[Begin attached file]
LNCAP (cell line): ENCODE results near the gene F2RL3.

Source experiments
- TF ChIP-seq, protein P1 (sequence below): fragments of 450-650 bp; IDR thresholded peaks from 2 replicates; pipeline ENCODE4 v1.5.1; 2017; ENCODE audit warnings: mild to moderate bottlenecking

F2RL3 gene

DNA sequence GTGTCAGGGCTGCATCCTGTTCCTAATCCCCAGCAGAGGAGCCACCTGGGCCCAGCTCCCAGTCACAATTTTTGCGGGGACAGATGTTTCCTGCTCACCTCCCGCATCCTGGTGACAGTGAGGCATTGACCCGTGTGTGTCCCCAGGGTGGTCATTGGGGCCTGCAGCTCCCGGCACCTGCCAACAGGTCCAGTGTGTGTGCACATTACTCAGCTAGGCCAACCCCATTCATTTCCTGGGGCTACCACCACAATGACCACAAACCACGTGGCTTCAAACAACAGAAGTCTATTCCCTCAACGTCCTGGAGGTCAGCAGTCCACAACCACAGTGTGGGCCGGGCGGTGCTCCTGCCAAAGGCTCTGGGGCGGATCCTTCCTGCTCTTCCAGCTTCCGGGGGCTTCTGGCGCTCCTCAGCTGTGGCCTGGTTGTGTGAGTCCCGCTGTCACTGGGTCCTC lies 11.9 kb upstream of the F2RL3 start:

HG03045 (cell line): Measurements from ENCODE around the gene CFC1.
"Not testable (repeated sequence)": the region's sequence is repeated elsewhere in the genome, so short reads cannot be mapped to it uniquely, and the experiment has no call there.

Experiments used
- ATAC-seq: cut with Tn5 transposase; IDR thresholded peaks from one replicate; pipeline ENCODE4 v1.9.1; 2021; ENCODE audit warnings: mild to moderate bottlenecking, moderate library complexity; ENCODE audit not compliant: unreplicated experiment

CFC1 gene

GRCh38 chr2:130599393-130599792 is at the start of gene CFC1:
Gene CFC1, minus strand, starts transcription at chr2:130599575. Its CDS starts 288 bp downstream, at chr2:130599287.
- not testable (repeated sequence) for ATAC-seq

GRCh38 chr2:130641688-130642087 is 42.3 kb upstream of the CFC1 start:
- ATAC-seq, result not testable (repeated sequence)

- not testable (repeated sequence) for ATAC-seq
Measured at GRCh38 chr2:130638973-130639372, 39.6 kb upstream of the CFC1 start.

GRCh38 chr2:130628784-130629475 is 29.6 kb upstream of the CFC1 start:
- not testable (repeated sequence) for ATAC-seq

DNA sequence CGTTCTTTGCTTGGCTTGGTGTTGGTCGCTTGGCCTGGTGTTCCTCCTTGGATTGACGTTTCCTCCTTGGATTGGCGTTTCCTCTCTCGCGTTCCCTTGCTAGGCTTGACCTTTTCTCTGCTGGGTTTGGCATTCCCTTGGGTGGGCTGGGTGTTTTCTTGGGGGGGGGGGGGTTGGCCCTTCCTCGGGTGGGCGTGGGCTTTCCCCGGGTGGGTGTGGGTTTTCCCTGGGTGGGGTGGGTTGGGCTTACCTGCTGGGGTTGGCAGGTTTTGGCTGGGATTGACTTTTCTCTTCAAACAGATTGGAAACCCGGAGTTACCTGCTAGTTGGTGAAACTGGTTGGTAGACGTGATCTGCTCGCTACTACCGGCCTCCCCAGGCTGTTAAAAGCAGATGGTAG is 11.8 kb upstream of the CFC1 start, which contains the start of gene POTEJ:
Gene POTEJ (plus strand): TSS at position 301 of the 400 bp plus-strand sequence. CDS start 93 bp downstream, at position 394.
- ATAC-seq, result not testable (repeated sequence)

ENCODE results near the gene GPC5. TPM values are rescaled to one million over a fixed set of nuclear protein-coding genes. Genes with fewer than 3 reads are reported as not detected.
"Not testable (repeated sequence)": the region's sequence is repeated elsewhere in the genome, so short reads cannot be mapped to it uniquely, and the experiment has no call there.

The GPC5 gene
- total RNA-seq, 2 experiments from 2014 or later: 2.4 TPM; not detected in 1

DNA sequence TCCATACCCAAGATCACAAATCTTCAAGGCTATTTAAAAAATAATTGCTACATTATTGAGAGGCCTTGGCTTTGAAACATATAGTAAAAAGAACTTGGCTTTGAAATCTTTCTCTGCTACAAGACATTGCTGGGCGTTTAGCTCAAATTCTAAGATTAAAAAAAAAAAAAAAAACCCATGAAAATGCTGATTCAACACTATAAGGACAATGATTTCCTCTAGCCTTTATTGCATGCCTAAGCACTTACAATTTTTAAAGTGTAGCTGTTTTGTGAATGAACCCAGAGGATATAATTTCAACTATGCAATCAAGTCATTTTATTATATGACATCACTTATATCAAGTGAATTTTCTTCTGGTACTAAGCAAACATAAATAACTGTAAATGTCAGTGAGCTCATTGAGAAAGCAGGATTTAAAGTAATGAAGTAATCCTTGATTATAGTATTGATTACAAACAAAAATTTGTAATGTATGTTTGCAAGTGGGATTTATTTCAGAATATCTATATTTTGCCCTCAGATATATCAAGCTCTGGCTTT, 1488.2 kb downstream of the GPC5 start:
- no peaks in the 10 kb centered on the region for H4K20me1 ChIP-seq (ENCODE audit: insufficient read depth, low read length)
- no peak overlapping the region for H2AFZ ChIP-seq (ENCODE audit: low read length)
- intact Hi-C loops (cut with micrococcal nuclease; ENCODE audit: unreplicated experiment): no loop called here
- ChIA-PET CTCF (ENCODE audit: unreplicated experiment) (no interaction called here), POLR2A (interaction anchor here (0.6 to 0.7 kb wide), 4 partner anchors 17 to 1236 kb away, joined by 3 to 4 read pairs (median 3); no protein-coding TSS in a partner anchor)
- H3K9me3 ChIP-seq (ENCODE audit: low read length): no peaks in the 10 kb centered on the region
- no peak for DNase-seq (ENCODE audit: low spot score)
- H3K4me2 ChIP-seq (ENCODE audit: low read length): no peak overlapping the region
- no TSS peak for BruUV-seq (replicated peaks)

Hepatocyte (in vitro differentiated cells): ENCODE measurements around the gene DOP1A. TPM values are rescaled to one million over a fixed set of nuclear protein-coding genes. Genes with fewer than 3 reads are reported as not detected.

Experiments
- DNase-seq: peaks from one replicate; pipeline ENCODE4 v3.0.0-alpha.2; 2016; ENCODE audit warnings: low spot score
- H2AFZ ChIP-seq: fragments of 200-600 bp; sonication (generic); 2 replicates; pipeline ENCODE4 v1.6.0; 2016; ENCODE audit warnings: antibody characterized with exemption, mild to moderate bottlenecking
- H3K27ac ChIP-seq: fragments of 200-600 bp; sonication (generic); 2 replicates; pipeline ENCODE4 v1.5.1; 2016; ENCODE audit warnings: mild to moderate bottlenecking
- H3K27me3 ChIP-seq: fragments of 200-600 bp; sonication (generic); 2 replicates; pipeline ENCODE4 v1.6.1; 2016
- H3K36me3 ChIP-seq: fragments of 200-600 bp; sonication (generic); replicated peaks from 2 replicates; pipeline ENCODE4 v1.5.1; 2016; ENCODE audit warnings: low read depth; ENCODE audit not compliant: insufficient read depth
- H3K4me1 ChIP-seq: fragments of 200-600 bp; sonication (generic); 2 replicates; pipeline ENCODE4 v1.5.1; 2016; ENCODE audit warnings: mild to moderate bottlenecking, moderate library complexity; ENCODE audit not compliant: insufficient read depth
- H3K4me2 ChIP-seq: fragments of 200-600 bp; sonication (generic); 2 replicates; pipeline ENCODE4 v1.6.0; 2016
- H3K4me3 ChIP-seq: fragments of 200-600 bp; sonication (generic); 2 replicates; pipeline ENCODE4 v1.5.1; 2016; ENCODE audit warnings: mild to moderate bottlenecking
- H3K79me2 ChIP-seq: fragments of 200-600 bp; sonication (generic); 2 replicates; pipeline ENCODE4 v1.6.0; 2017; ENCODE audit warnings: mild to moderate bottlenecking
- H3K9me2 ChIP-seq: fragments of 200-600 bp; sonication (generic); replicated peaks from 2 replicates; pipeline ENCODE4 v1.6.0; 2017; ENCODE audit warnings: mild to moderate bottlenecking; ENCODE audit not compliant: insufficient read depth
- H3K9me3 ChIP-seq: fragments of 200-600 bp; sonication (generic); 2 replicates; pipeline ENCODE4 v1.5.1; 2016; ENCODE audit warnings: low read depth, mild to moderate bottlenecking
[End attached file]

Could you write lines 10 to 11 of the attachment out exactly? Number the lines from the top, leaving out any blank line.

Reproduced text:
CFC1 gene

GRCh38 chr2:130599393-130599792 is at the start of gene CFC1: